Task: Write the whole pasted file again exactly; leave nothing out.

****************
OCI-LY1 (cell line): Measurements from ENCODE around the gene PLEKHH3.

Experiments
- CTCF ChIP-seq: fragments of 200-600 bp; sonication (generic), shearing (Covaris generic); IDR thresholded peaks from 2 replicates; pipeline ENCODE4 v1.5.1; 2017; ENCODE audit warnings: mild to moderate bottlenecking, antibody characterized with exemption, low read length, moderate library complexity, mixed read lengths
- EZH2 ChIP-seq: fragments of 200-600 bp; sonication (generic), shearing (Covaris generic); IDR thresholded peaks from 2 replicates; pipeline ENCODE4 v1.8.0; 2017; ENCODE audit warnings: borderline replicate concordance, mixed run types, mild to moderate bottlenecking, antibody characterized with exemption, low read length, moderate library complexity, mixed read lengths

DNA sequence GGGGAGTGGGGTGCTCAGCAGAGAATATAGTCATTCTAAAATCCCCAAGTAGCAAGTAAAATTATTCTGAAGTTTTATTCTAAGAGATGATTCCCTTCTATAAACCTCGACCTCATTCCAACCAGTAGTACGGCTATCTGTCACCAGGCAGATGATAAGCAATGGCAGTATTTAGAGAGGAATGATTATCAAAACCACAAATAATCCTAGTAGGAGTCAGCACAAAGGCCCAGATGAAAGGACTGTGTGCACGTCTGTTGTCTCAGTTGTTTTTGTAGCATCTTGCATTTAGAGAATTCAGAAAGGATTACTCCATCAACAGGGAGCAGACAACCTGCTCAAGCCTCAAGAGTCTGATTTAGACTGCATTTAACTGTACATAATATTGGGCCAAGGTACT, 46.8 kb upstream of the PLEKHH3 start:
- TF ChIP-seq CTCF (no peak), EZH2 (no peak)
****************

OCI-LY1 (cell line): Measurements from ENCODE around the gene PLEKHH3.

Experiments
- CTCF ChIP-seq: fragments of 200-600 bp; sonication (generic), shearing (Covaris generic); IDR thresholded peaks from 2 replicates; pipeline ENCODE4 v1.5.1; 2017; ENCODE audit warnings: mild to moderate bottlenecking, antibody characterized with exemption, low read length, moderate library complexity, mixed read lengths
- EZH2 ChIP-seq: fragments of 200-600 bp; sonication (generic), shearing (Covaris generic); IDR thresholded peaks from 2 replicates; pipeline ENCODE4 v1.8.0; 2017; ENCODE audit warnings: borderline replicate concordance, mixed run types, mild to moderate bottlenecking, antibody characterized with exemption, low read length, moderate library complexity, mixed read lengths

DNA sequence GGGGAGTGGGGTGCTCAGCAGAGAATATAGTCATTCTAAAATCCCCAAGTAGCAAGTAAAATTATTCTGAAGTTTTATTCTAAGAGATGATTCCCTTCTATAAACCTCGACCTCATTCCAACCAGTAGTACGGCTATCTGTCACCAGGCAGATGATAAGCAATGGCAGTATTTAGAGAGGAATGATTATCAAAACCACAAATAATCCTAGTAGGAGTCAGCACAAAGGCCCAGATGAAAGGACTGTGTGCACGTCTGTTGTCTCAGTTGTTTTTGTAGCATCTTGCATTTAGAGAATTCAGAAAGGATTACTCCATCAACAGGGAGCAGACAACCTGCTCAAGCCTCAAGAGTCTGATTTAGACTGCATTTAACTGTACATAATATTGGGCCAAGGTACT, 46.8 kb upstream of the PLEKHH3 start:
- TF ChIP-seq CTCF (no peak), EZH2 (no peak)